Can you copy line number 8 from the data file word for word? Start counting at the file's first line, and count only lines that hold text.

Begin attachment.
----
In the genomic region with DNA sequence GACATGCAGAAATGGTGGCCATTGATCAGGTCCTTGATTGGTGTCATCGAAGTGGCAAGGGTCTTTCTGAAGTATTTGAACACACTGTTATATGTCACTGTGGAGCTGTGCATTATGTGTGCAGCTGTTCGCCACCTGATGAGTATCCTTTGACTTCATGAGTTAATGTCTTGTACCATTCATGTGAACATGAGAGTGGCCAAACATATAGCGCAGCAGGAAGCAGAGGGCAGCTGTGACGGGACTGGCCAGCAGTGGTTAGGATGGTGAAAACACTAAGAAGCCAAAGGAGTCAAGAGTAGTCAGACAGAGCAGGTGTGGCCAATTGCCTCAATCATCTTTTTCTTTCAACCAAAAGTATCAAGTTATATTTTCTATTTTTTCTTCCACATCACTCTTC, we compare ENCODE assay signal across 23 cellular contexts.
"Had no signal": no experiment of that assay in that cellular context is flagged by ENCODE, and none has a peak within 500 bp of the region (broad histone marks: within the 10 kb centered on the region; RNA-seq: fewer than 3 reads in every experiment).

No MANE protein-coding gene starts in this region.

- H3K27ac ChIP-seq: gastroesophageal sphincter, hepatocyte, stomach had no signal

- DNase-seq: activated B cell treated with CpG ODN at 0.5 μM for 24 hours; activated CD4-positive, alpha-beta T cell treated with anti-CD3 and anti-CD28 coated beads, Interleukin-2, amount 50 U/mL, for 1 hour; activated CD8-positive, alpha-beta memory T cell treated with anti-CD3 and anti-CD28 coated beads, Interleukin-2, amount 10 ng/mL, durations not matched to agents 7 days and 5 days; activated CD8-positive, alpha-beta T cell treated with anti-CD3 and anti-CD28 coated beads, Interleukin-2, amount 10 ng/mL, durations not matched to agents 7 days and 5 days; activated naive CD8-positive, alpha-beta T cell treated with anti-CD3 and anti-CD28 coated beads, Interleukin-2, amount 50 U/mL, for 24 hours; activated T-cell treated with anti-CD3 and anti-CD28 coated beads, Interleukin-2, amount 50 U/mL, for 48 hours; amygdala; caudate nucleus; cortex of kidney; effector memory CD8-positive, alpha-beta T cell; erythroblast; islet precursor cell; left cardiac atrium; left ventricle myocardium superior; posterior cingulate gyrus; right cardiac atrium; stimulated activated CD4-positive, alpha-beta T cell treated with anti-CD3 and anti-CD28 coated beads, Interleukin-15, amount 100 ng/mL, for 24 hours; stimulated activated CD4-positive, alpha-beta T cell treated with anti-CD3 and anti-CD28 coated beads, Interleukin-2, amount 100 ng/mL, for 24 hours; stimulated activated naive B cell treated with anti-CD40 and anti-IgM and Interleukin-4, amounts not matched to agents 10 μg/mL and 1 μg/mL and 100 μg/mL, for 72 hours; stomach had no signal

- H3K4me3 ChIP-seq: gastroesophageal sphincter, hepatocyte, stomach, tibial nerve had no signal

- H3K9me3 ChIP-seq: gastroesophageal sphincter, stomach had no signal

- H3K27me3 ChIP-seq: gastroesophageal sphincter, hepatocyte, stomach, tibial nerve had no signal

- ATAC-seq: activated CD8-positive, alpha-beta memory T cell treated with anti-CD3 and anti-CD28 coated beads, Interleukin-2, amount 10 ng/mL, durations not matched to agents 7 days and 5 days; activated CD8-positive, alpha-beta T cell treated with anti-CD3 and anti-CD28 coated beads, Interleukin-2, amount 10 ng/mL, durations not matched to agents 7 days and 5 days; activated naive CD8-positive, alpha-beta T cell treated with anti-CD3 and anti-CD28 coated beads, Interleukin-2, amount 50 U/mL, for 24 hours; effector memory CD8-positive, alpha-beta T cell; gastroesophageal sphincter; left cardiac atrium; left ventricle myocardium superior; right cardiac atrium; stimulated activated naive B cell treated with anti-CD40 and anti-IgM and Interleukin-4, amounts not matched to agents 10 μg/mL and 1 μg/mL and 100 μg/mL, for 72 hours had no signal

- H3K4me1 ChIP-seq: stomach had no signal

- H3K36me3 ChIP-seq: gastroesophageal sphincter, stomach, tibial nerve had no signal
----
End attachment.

- H3K27me3 ChIP-seq: gastroesophageal sphincter, hepatocyte, stomach, tibial nerve had no signal